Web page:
Wrasses are in the family, Labridae, of marine fish, many of which are brightly colored. The family is very large and quite diverse with more than 600 species divided into nine sub groups. These groups vary tremendously in shape and coloration. They are typically small fish and are efficient carnivores, feeding on small invertebrates. However, some of species such as the Napoleon or Bumphead wrasse Cheilinus undulatus can grow up to two meters in length. Wrasses inhabit the tropical and subtropical waters of the Atlantic Ocean, Indian Ocean and Pacific Ocean as well as the Mediterranean Sea. They’re usually in shallow-water reefs and rocky shores although some species specialize in grassy beds.
General features of wrasses include thick lips, smooth scales, a long continuous dorsal and anal fin, and large teeth in the front of the jaw. Some species undergo fairly dramatic transformations in coloration over the course of their lifetime, as well as changing sex so they can be notoriously difficult to identify.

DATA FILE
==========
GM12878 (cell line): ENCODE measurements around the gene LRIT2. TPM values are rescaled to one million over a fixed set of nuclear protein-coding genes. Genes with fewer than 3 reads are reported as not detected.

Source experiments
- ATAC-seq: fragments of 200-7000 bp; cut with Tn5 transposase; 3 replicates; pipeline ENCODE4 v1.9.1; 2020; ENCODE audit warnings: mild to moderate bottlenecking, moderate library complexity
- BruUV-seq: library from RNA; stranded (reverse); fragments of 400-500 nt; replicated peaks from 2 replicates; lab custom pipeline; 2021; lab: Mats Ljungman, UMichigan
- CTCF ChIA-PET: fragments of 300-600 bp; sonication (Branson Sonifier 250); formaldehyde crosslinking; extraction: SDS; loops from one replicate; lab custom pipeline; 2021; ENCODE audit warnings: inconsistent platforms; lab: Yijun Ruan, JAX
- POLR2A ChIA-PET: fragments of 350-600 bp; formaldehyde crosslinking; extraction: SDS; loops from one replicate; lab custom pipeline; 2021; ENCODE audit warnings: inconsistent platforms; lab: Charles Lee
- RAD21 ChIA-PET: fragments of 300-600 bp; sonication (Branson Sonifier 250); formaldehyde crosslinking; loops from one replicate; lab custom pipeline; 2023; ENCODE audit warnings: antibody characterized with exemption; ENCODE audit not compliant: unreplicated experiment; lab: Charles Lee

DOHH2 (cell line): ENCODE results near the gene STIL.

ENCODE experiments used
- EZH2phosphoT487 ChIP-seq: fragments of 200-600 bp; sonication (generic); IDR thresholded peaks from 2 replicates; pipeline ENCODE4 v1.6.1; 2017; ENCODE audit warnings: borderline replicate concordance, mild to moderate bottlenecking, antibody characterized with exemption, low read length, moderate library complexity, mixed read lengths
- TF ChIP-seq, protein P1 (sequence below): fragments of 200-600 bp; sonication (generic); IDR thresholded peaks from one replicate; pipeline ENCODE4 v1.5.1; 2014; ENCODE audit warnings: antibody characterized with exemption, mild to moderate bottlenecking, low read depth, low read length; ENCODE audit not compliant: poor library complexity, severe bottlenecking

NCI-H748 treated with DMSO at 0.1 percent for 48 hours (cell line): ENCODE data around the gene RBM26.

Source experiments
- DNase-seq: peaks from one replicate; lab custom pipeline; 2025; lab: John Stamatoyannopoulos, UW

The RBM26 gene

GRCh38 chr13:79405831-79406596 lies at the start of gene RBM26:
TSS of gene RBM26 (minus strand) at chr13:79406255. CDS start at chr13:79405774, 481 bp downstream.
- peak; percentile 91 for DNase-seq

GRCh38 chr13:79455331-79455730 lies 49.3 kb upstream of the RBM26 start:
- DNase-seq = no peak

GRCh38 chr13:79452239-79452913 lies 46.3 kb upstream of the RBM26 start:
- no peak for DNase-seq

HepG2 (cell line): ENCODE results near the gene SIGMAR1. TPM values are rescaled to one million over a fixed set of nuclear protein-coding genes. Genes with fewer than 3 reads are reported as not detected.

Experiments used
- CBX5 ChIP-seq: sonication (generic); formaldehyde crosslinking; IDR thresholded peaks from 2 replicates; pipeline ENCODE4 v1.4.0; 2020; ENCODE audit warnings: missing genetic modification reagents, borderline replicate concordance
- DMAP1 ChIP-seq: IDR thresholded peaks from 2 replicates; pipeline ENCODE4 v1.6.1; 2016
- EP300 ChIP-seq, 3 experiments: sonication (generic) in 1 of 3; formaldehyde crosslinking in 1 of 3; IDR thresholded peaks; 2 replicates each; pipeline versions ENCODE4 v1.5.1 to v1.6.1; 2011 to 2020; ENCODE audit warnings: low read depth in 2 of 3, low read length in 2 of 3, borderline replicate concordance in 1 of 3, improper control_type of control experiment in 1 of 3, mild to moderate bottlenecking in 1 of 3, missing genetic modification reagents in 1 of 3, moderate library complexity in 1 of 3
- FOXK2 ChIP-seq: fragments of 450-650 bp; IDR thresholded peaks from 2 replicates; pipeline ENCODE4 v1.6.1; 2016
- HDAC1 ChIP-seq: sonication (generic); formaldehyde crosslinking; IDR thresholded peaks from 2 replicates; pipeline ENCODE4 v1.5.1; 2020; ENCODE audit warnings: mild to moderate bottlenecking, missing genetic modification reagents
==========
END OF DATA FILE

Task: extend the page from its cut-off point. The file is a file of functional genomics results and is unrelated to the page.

Breeding habits vary between the species but many wrasses are organized into harem-based social systems. Hermaphroditism is also common. Many wrasses have extremely complex aging stages. Some are all born as females changing sex at a later stage, while others remain separate sexes. Group spawning has also been observed.
Most wrasse are fast moving fish, using mainly their pectoral fins for propulsion. When threatened they will use their caudal fin for extra propulsion, to escape a predator or to catch prey. Wrasses will sometimes bury themselves in sand at the first hint of a threat. Some will sleep in the sand at night or hide in deep crevices. They are diurnal, feeding only during the day, and being fast moving fish, wrasses are voracious eaters to fuel their movement.
Wrasses spend a considerable amount of time searching for food. Their diets varies greatly. Smaller wrasses will follow larger fish to pickup crustaceans exposed by the wash of the larger fish, while others are plankton feeders.
Several species of wrasse act as cleaners for other fish, running so called cleaning stations. Fish will visit the cleaner station and the cleaner wrasse removes parasites and dead skin from the visiting fish in a symbiotic relationship. The most famous of these cleaners is the blue streak cleaner wrasse.
Read about individual species of wrasse here